Your hip joint includes the upper end of your thigh bone, called the femoral head, and your hip socket, called the acetabulum. The cartilage that covers the ends of your bones creates a buffer to allow the femoral head and hip socket to glide smoothly against each other where they meet.
Hip arthritis causes the cartilage to wear down, leaving the ends of the two bones in the hip joint unprotected. The friction of bone on bone can cause pain, stiffness, and inflammation.
A dull, aching pain in your outer thigh, groin, buttocks, or knee can also occur. Pain may lessen with activity and worsen after resting or sleeping.
As the bones rub together without the protection of cartilage, this can cause debilitating pain and eventual deterioration of the hip bone. In this blog, orthopedic surgeon Robert Douglas Bostick III, MD, of Metairie Orthopedics & Sports Medicine in Metairie, Louisiana, discusses how different types of arthritis can impact your hips and the treatment options that can help reduce symptoms.
Osteoarthritis, the most common form of hip arthritis, is a degenerative joint disease that worsens over time. There’s a 25% lifetime risk of developing this “wear-and-tear” form of arthritis. The condition usually affects people aged 60 and older.
Being overweight, ignoring the need for regular exercise, and having previous hip injuries can help osteoarthritis progress faster in your hips. Genetics, which can affect the anatomic structure of your hip joints, can also make you more vulnerable to osteoarthritis and help it worsen faster.
Rheumatoid arthritis is an autoimmune disease that causes your body’s immune system to attack healthy tissue in your joints. When rheumatoid arthritis attacks your hips, it thickens the thin lining that covers the joint and destroys the cartilage covering the bone.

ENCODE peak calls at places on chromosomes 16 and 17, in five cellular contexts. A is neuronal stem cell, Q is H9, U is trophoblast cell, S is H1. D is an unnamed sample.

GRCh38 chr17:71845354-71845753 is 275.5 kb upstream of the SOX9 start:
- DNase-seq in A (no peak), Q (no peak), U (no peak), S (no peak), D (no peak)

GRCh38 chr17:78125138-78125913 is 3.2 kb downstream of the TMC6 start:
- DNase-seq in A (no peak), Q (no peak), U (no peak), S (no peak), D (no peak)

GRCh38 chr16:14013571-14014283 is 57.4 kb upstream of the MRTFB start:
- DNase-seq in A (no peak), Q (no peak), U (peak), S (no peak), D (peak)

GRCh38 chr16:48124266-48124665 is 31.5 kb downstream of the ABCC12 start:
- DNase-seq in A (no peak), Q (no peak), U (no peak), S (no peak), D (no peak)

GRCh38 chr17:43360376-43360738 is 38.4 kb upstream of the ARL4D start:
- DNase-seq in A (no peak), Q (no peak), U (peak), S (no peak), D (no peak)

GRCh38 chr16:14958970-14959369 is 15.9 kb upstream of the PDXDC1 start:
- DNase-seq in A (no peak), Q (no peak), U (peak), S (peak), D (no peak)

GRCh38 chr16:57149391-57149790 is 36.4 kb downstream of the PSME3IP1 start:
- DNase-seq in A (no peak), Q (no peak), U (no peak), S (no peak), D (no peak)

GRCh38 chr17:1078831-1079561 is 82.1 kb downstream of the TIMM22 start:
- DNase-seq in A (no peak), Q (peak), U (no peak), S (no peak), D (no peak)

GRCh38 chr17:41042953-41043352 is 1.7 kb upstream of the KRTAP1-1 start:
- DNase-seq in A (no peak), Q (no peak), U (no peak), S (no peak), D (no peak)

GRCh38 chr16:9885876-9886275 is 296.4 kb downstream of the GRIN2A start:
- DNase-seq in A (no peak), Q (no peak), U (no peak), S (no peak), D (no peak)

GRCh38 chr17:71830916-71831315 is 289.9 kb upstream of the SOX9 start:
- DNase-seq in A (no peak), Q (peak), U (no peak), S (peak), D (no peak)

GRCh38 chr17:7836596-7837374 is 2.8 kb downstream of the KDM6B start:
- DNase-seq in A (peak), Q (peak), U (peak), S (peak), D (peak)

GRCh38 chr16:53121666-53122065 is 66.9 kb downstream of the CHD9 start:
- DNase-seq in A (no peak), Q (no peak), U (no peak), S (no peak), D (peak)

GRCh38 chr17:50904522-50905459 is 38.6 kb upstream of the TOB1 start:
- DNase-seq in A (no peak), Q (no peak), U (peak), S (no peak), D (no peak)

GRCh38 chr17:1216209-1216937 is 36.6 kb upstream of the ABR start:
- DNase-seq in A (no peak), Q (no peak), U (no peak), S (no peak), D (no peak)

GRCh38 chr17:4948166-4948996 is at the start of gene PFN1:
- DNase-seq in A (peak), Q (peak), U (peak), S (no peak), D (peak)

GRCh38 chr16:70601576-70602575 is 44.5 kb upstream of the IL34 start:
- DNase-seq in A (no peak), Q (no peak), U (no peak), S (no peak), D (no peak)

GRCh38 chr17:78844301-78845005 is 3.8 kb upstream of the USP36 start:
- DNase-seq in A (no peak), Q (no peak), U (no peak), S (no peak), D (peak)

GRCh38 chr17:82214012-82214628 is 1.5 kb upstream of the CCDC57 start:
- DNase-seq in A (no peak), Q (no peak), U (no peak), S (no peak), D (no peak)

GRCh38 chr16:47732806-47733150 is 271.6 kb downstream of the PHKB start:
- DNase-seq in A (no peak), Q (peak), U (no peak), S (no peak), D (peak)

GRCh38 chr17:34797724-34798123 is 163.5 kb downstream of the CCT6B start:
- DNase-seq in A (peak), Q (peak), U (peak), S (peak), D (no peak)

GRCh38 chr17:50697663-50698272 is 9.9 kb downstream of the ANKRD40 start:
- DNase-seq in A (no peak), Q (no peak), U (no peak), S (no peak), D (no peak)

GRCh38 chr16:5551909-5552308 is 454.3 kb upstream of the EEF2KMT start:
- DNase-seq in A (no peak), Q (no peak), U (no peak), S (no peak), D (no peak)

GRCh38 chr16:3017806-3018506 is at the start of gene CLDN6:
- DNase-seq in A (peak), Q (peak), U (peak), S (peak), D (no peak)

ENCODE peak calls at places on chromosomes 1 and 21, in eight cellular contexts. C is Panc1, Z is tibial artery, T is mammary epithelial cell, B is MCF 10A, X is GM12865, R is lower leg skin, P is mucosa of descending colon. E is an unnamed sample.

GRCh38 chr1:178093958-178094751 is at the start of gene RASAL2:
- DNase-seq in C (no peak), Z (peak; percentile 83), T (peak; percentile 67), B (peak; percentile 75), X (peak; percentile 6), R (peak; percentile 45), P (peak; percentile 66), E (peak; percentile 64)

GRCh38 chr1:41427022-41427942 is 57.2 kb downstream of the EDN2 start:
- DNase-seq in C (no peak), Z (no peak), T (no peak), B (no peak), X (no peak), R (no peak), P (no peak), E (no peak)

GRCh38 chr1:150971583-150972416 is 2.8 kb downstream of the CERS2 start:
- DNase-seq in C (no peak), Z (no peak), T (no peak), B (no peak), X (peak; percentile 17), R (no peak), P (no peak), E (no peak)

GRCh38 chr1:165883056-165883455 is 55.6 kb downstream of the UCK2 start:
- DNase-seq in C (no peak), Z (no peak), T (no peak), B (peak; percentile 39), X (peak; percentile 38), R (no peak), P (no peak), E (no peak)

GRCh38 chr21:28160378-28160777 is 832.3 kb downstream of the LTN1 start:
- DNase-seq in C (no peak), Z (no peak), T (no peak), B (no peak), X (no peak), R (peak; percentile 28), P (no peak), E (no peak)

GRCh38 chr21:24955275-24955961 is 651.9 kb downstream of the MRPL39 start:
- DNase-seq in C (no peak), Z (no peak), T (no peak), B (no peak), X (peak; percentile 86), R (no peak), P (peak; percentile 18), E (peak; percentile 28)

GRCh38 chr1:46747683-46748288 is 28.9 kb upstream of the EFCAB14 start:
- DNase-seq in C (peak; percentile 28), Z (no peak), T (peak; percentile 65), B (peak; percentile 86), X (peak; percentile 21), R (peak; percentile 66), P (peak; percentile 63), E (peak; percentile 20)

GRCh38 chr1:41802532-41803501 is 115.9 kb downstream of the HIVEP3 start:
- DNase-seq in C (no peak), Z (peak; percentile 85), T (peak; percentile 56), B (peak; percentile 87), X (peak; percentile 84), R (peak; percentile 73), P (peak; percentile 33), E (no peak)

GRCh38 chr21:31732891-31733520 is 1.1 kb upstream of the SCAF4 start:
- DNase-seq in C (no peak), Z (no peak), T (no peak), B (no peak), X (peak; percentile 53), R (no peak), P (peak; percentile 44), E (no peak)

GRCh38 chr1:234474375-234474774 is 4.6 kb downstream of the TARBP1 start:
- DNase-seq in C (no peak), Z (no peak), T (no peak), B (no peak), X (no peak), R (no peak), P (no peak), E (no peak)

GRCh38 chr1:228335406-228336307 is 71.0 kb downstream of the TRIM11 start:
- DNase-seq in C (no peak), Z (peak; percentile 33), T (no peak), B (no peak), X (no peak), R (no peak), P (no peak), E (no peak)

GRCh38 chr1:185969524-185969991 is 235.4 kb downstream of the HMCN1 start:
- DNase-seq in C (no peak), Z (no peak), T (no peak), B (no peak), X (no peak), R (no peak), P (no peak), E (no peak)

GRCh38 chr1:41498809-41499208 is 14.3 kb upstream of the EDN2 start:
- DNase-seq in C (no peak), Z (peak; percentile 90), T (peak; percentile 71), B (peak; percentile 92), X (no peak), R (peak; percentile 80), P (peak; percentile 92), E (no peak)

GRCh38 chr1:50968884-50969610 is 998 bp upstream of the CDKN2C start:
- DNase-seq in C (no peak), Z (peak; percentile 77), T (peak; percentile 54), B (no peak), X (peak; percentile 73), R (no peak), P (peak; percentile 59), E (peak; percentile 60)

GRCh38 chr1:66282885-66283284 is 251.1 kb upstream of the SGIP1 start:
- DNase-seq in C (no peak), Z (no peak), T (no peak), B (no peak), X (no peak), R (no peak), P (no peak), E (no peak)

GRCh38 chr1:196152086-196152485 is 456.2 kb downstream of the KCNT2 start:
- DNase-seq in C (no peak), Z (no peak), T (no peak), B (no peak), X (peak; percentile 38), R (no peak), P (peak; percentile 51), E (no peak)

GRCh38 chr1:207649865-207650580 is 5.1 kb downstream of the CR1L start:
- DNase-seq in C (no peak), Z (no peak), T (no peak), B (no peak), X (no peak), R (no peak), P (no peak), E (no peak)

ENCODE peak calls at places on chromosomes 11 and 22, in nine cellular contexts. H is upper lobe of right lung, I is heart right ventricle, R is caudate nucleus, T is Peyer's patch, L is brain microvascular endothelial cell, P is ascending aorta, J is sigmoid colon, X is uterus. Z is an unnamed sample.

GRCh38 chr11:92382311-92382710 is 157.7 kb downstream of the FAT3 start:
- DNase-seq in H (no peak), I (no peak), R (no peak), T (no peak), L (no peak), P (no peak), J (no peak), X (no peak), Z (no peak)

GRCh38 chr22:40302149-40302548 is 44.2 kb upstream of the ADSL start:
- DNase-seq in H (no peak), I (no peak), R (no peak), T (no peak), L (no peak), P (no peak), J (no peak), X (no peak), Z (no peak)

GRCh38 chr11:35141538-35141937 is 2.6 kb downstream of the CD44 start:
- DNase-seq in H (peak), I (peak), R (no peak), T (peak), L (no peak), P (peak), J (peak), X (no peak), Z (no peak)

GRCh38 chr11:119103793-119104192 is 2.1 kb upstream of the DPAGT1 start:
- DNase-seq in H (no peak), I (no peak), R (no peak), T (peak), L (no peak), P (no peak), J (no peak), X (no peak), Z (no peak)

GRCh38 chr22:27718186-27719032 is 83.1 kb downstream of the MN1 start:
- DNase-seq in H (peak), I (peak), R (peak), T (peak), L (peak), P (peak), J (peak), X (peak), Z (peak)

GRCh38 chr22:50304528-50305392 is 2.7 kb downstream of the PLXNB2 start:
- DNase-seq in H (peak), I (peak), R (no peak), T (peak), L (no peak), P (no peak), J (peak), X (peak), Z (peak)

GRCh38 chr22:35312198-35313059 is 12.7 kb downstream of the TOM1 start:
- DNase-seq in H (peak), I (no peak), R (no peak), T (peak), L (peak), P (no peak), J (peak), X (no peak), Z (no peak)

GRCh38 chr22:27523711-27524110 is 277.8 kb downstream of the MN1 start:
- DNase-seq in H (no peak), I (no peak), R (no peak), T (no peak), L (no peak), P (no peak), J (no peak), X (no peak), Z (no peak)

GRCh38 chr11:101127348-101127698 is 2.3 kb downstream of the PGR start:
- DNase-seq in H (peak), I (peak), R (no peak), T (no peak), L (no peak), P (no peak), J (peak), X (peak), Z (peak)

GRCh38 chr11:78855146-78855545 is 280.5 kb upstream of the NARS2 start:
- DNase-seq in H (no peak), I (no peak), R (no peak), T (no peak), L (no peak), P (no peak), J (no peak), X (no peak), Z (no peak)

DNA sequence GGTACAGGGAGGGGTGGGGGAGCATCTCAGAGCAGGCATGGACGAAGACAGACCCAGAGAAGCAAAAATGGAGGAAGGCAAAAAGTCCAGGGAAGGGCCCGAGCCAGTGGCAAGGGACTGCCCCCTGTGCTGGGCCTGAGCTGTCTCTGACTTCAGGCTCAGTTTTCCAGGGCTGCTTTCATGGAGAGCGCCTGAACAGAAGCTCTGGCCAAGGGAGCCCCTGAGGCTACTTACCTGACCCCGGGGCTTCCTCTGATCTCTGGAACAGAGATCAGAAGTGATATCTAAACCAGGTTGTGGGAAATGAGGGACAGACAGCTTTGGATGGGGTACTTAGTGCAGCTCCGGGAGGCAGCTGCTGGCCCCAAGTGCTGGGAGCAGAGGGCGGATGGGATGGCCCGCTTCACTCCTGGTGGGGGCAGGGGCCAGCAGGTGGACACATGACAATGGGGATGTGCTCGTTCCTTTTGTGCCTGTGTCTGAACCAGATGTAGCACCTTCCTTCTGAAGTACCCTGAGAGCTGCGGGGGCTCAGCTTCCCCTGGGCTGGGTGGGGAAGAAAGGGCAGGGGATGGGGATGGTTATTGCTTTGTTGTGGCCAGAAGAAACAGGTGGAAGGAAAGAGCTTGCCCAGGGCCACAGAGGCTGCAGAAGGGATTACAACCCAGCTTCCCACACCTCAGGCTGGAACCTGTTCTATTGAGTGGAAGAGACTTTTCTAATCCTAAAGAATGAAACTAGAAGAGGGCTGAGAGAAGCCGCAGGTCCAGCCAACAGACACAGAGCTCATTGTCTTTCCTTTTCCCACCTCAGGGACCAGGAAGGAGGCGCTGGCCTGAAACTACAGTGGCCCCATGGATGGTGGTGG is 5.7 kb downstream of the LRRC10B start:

While rheumatoid arthritis typically affects joints of the wrists and hands, it can also impact larger joints, including the hips, shoulders, and knees. The condition often affects the same joint symmetrically, so both hips can be damaged at the same time.
While the cause of rheumatoid arthritis is not known, genetics, hormones, and environmental factors may contribute to its onset and progression. Rheumatoid arthritis of the hip affects up to 28% of people who have rheumatoid arthritis.
Ankylosing spondylitis is a chronic, inflammatory type of arthritis that affects the spine. Over time, the disease can cause the fusing of some vertebrae in your spine. As a result, your spine can become rigid and limit your posture to a hunched-over position.
Early symptoms of ankylosing spondylitis typically begin between ages 20-30, with pain in your lower back and hips. Other symptoms can include fatigue, neck pain, spinal stiffness/reduced range of motion, and headaches.
Ankylosing spondylitis is thought to be hereditary, though environmental factors may also contribute to its onset.
About 70% of the people who have lupus have systemic lupus erythematosus. This chronic autoimmune disease can cause pain and inflammation in any part of the body, including the hip joints, as it attacks healthy tissue instead of fighting infection.
People with systemic lupus erythematosus are more likely to develop osteonecrosis of the hip, which can kill bone cells, resulting in weakened bone structures and debilitating arthritis. Young adult women have the highest risk of developing lupus, though there is also a genetic component.
When arthritis impacts your hips, there are several ways to manage pain and improve mobility. Depending on certain factors, such as your age, overall health, disease progression, and type of arthritis, you may benefit from nonsurgical treatment, surgical treatment, or a combination of both.
These nonsurgical treatments can often reduce pain and inflammation enough to improve your ability to participate in daily activities:
When you’ve exhausted nonsurgical treatments without achieving success, it may be time to discuss options for surgical intervention. Many people who have hip arthritis achieve pain relief and improved quality of life with a total hip replacement.
Hip replacement surgery removes the damaged acetabulum and femoral head and replaces them with artificial or plastic components, which can last up to 20 years or longer. The procedure is among the most common elective surgeries in the United States, with about 400,000 hip replacements performed annually.
To learn more about the way arthritis may be impacting your hips, book an appointment online or over the phone with Metairie Orthopedics & Sports Medicine today.